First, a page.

This article needs additional citations for verification. (June 2008)
Sir William Robert Campion, Governor of Western Australia from 1924 to 1931.(3 July 1870 – 2 January 1951) was a British soldier, politician, and the 21st
Sir William Campion
|21st Governor of Western Australia|
28 October 1924 – 9 June 1931
|Premier||Philip Collier |
|Preceded by||Sir Francis Newdegate|
|Succeeded by||Sir James Mitchell (from 1948)|
|Born||3 July 1870|
|Died||2 January 1951 (aged 80)|
Hassocks, Sussex, England
|Spouse(s)||Katherine Mary Byron|
|Unit||Royal Sussex Regiment|
|Battles/wars||First World War|
|Awards||Knight Commander of the Order of St Michael and St George|
Distinguished Service Order
Mentioned in Despatches
Campion was commissioned into the part-time 2nd Volunteer Battalion, Royal Sussex Regiment, later 4th Battalion, Royal Sussex Regiment (of which his father was Honorary Colonel) in 1888. On the outbreak of World War I he was the battalion's senior Captain with the rank of honorary Major. He became Lieutenant-Colonel of the 1st Line battalion (1/4th Royal Sussex) and commanded it in the Gallipoli campaign. At its first action, at Suvla Bay on 9 August 1915, the Official History records that the orders given to Lt-Col Campion 'were vague in the extreme. The colonel was verbally told "to restore the line". No one knew where it was, but he was told that "if he went in that direction (pointing to a column of smoke from the burning scrub) he ought to find the 2/4th Queen's".' The 1/4th Sussex advanced steadily in extended order, found the Queen's who had been driven off the crest, and consolidated a line, having suffered heavy casualties. Campion was evacuated to England sick on 5 October.
Campion later commanded 15th (Reserve) Bn Royal Fusiliers in the UK and then went to France to command 6th (Service) Bn Bedfordshire Regiment and 17th (Garrison) Bn Royal Sussex on the Western Front before returning to the 4th Royal Sussex after its arrival from the Mediterranean in 1918. He led the battalion through the final Allied Hundred Days Offensive. He was awarded the Distinguished Service Order in 1918 and continued to command the battalion in the postwar Territorial Army.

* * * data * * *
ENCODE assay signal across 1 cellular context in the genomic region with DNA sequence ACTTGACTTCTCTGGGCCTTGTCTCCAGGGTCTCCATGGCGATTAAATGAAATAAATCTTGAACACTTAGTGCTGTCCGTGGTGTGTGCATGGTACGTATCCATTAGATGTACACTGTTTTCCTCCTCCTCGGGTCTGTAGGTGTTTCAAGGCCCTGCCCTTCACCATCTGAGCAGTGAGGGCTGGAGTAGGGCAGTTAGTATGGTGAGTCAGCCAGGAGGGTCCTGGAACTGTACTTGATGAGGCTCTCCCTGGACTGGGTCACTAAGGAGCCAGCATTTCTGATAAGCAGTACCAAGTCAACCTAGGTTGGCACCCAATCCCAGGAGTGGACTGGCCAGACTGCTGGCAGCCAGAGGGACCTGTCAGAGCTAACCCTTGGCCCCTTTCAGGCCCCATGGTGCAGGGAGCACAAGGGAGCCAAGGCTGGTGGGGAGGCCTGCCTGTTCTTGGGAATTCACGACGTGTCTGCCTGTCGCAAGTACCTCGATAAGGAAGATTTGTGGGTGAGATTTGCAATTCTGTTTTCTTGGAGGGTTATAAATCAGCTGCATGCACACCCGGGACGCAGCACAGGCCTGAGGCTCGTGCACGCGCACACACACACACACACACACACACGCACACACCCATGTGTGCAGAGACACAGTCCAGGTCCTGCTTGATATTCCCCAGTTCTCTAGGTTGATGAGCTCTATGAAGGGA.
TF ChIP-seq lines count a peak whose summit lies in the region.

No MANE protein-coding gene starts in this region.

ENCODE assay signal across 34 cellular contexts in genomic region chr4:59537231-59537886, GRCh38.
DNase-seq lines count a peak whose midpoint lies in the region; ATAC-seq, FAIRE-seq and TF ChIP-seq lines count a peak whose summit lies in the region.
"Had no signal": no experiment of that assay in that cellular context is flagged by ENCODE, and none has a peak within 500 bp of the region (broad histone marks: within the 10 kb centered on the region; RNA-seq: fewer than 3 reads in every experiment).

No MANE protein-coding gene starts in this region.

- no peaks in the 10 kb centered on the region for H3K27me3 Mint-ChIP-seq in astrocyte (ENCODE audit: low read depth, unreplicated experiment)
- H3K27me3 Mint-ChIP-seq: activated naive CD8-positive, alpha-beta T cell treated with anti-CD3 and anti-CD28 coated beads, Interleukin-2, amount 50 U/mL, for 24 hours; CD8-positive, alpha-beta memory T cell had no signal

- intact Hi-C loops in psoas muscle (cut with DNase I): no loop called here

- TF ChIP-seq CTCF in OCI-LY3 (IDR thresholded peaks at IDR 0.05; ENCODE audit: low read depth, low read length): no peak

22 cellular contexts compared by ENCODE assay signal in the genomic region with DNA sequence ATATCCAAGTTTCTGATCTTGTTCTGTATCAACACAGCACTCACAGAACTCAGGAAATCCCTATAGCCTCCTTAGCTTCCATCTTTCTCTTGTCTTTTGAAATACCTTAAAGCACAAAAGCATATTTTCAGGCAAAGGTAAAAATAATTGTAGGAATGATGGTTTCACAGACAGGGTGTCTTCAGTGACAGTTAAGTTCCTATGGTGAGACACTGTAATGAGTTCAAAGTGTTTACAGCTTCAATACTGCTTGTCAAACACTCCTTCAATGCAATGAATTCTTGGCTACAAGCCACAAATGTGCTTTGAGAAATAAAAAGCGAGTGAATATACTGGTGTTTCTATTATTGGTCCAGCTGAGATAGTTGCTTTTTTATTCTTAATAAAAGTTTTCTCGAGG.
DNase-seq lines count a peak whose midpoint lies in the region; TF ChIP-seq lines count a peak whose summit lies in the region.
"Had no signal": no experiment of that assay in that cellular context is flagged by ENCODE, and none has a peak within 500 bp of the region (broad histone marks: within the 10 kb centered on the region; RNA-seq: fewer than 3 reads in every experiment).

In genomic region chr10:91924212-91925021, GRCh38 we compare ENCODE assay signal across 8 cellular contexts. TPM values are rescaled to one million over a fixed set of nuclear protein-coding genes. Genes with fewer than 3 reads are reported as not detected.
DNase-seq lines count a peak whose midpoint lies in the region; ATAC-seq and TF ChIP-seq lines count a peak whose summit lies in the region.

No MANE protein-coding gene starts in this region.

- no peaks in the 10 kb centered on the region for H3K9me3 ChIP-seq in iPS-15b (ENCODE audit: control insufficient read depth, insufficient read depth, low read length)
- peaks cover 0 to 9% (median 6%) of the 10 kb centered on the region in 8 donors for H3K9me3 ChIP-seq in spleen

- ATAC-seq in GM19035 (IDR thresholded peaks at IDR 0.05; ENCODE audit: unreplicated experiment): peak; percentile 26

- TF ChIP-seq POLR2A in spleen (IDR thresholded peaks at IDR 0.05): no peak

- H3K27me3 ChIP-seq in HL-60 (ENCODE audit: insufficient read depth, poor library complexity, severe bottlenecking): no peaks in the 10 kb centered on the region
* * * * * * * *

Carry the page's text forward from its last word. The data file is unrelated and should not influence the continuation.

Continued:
Governor of Western AustraliaEdit
In June 1924 Campion was appointed Governor of Western Australia. From October 1924 to June 1931 Campion worked with Labor and Nationalist premiers alike in harmony during a period without major political crises. He presided with dignity over the state's centennial celebrations in 1929.
Campion returned to England in 1931 and retired to his country house in Sussex, but spoke frequently in favour of organized migration to Australia. He was a member of the Empire Settlement Committee in 1935. He accepted appointment as chairman of two Australian based gold-mining companies. He visited Australia in 1935–36 to inspect properties and again in 1939.
Campion died in Sussex on 2 January 1951, survived by his wife and four children: William Simon Campion (1895–1976) – married, with issue; Dorothy Mary Campion, Countess of Carnegie (1897–1967), married to John Carnegie, 12th Earl of Northesk with issue; Wilfred Edward Campion (1899–1972) – married with issue (divorced); Barbara Campion Willis Fleming (1903–1999) – married with issue (divorced).
- Army List, various dates.
- 4th Bn, Royal Sussex, war diary at West Sussex Council.
- Maj C.H. Dudley Ward, History of the 53rd (Welsh) Division (T.F.) 1914–1918, Cardiff: Western Mail, 1927/Uckfield: Naval & Military, 2004, ISBN 978-1-845740-50-4, p. 249.
- Brig C.F. Aspinall-Oglander, History of the Great War: Military Operations Gallipoli, Vol II, May 1915 to the Evacuation, London: Heinemann, 1932/Imperial War Museum & Battery Press, 1992, ISBN 0-89839-175-X/Uckfield: Naval & Military Press, 2011, ISBN 978-1-84574-948-4, pp. 291–2.
- William Robert Campion at Wikitree.
- 17th (Garrison) Bn, Royal Sussex, war diary at West Sussex Council.